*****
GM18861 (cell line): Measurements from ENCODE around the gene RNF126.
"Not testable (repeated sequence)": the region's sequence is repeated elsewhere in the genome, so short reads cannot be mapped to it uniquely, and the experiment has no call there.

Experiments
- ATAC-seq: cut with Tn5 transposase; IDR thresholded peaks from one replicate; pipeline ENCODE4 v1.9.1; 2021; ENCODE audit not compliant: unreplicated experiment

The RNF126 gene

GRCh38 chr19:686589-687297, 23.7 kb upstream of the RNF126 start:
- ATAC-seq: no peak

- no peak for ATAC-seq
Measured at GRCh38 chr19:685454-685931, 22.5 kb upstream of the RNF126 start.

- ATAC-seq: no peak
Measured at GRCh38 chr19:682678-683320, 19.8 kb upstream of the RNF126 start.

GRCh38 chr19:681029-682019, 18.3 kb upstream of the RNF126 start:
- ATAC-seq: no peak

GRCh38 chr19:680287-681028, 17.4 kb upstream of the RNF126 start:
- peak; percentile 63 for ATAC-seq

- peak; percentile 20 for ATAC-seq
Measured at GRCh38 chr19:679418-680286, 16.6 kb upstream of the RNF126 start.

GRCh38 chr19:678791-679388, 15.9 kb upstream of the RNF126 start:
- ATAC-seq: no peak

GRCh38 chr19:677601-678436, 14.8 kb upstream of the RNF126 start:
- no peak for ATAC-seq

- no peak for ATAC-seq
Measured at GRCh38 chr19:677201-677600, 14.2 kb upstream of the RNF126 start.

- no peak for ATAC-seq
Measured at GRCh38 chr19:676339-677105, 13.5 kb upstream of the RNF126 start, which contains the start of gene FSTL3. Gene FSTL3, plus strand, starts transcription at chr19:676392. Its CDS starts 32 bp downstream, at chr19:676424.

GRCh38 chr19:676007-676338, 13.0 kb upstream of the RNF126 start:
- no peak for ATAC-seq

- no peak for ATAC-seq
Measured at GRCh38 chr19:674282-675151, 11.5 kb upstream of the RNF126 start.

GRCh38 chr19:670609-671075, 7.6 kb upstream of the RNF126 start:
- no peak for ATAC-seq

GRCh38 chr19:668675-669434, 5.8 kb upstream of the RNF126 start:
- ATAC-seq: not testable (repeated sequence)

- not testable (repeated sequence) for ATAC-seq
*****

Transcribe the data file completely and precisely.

GM18861 (cell line): Measurements from ENCODE around the gene RNF126.
"Not testable (repeated sequence)": the region's sequence is repeated elsewhere in the genome, so short reads cannot be mapped to it uniquely, and the experiment has no call there.

Experiments
- ATAC-seq: cut with Tn5 transposase; IDR thresholded peaks from one replicate; pipeline ENCODE4 v1.9.1; 2021; ENCODE audit not compliant: unreplicated experiment

The RNF126 gene

GRCh38 chr19:686589-687297, 23.7 kb upstream of the RNF126 start:
- ATAC-seq: no peak

- no peak for ATAC-seq
Measured at GRCh38 chr19:685454-685931, 22.5 kb upstream of the RNF126 start.

- ATAC-seq: no peak
Measured at GRCh38 chr19:682678-683320, 19.8 kb upstream of the RNF126 start.

GRCh38 chr19:681029-682019, 18.3 kb upstream of the RNF126 start:
- ATAC-seq: no peak

GRCh38 chr19:680287-681028, 17.4 kb upstream of the RNF126 start:
- peak; percentile 63 for ATAC-seq

- peak; percentile 20 for ATAC-seq
Measured at GRCh38 chr19:679418-680286, 16.6 kb upstream of the RNF126 start.

GRCh38 chr19:678791-679388, 15.9 kb upstream of the RNF126 start:
- ATAC-seq: no peak

GRCh38 chr19:677601-678436, 14.8 kb upstream of the RNF126 start:
- no peak for ATAC-seq

- no peak for ATAC-seq
Measured at GRCh38 chr19:677201-677600, 14.2 kb upstream of the RNF126 start.

- no peak for ATAC-seq
Measured at GRCh38 chr19:676339-677105, 13.5 kb upstream of the RNF126 start, which contains the start of gene FSTL3. Gene FSTL3, plus strand, starts transcription at chr19:676392. Its CDS starts 32 bp downstream, at chr19:676424.

GRCh38 chr19:676007-676338, 13.0 kb upstream of the RNF126 start:
- no peak for ATAC-seq

- no peak for ATAC-seq
Measured at GRCh38 chr19:674282-675151, 11.5 kb upstream of the RNF126 start.

GRCh38 chr19:670609-671075, 7.6 kb upstream of the RNF126 start:
- no peak for ATAC-seq

GRCh38 chr19:668675-669434, 5.8 kb upstream of the RNF126 start:
- ATAC-seq: not testable (repeated sequence)

- not testable (repeated sequence) for ATAC-seq